From June 5 to 15 I will travel in Ukraine again. Together with my friend Sylvia de Swaan I will thereby explore an area that is unknown to most people. However, those who have heard of Transnistria, think of the place with horror.
Former Transnistria has nothing to do with the present part of Moldova by the same name, which has declared its independence and is one of the “frozen conflicts” created by Russia in recent years. Literally, the term means the “land beyond river Dniester” and referres to a region in Podolia, now part of Ukraine. Transnistria was a place of mass deportations during the Romanian Holocaust. Jews from Bukovina, Bessarabia and Odessa were deported to concentration camps and ghettos in Transnistria. They were often handed over to the Germans as workers – a journey of no return.
My friend Sylvia was deported with her mother and sister to Transnistria, when she was still a baby. All three have survived and Sylvia is now a great photographer in America. Photography will naturally play an important role in our journey. But for us – me as the son of a German soldier and for Sylvia as a survivor – our talks will be important as well. We’ll see where we this second journey – the journey of talks – will lead us.
So far, our itinerary consists of these places:
Bratslav, a center of Hasidism
Tulchyn, where Sylvia and her family were in the ghetto
Cariera de Piatra (Romanian for quarry), one of the many former Romanian concentration camps in the region
Mykhailivka, a former German concentration camp
Chernivtsi, a former shtetl with a today deserted town’s center – not the Chernivtsi (Czernowitz) the readers of this blog know
Mohyliv-Podilskyi, one of the largest ghettos in Transnistria, which gained sad literary celebrity by Edgar Hilsenrath’s novel “Night”
As always, I am grateful for advice on everything located along our route.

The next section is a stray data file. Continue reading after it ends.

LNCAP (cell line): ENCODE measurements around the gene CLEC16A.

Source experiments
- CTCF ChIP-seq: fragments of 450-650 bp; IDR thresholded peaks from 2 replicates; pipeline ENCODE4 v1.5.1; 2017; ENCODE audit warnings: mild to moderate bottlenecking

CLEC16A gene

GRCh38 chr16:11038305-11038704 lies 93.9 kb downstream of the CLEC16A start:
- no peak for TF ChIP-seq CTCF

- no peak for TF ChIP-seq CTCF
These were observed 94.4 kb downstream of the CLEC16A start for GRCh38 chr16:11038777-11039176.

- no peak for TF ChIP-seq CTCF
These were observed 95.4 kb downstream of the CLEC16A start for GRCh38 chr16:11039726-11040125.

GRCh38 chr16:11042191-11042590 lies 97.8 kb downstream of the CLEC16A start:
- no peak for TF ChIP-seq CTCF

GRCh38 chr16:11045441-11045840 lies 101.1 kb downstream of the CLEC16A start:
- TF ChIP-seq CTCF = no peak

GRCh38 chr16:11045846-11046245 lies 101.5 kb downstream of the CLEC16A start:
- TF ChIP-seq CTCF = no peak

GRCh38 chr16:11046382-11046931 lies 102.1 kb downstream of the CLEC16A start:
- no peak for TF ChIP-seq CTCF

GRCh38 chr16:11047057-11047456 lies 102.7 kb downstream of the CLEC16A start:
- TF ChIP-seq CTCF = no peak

This work is licensed under a Creative Commons Attribution-NonCommercial-NoDerivs 3.0 Unported License.
2011 visit with Lviv friend and researcher Alex Denysenko, as re-posted and supplemented by our mutual friend Edgar Hauster: http://ehpes.com/blog1/2011/11/11/visit-to-mohyliv-podilskyi-a-team-work-2/
L ooking forward – with much anticipation – to your travel diaries and photos. My family – Luger – from Craciunesti, Romania – some were sent to Tran’i.
Blessings for a safe trip
My grandmother was from Craciunesti. Her parents were Vigdor and Leia Luger. If you are connected and have family information please email to me. Thank you.
My family and I were deported to “Shargorod” in Transnistria from Suceava , Romania. I lost some cousins, uncles and aunts plus my maternal and paternal grand parents. we were liberated by the Russian army came through. My parents and I survived and live in NJ now. Yet I never hear Shargorod ever being mentioned. Were all the atrocities
performed there in vain? Hope that you have a safe trip, and please let me know if that town still exists.
Sharhorod still exists, Bibi, and is well known for its old synagogue.
Good luck in your travels, have a safe journey – I am looking forward to your pictures and stories. My great-grandmother, together with her younger brother and his family (wife and two children) died of typhus in Obodovka. My grandfather’s youngest sister survived to tell the story. Other relatives died in Edinet and my grandfather’s cousin was a prisoner and was killed in a German camp somewhere in that area – not sure where.
Thank you for sharing this memories, Dana! Of course I will report from the road as good as possible…